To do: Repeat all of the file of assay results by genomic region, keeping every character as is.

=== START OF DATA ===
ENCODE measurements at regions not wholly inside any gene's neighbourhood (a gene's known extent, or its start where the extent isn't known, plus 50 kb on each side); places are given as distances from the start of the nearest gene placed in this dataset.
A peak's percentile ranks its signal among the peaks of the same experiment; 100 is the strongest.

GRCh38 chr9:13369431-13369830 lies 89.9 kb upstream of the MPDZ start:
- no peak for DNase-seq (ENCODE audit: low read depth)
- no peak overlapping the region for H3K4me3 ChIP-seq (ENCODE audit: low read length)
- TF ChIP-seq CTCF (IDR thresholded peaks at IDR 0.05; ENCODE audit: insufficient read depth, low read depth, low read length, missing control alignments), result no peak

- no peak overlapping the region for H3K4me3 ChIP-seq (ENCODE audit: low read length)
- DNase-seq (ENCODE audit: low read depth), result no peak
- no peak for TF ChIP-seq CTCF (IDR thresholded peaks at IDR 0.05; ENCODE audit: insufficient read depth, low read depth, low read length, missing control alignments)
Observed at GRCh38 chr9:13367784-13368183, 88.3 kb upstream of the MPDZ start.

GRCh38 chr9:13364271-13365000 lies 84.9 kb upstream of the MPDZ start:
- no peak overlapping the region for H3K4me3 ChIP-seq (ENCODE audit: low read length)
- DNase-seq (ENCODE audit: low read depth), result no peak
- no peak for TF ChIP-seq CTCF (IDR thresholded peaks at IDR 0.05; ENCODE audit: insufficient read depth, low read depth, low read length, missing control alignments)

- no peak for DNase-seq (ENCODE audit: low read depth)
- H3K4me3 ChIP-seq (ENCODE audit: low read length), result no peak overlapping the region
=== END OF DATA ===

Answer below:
ENCODE measurements at regions not wholly inside any gene's neighbourhood (a gene's known extent, or its start where the extent isn't known, plus 50 kb on each side); places are given as distances from the start of the nearest gene placed in this dataset.
A peak's percentile ranks its signal among the peaks of the same experiment; 100 is the strongest.

GRCh38 chr9:13369431-13369830 lies 89.9 kb upstream of the MPDZ start:
- no peak for DNase-seq (ENCODE audit: low read depth)
- no peak overlapping the region for H3K4me3 ChIP-seq (ENCODE audit: low read length)
- TF ChIP-seq CTCF (IDR thresholded peaks at IDR 0.05; ENCODE audit: insufficient read depth, low read depth, low read length, missing control alignments), result no peak

- no peak overlapping the region for H3K4me3 ChIP-seq (ENCODE audit: low read length)
- DNase-seq (ENCODE audit: low read depth), result no peak
- no peak for TF ChIP-seq CTCF (IDR thresholded peaks at IDR 0.05; ENCODE audit: insufficient read depth, low read depth, low read length, missing control alignments)
Observed at GRCh38 chr9:13367784-13368183, 88.3 kb upstream of the MPDZ start.

GRCh38 chr9:13364271-13365000 lies 84.9 kb upstream of the MPDZ start:
- no peak overlapping the region for H3K4me3 ChIP-seq (ENCODE audit: low read length)
- DNase-seq (ENCODE audit: low read depth), result no peak
- no peak for TF ChIP-seq CTCF (IDR thresholded peaks at IDR 0.05; ENCODE audit: insufficient read depth, low read depth, low read length, missing control alignments)

- no peak for DNase-seq (ENCODE audit: low read depth)
- H3K4me3 ChIP-seq (ENCODE audit: low read length), result no peak overlapping the region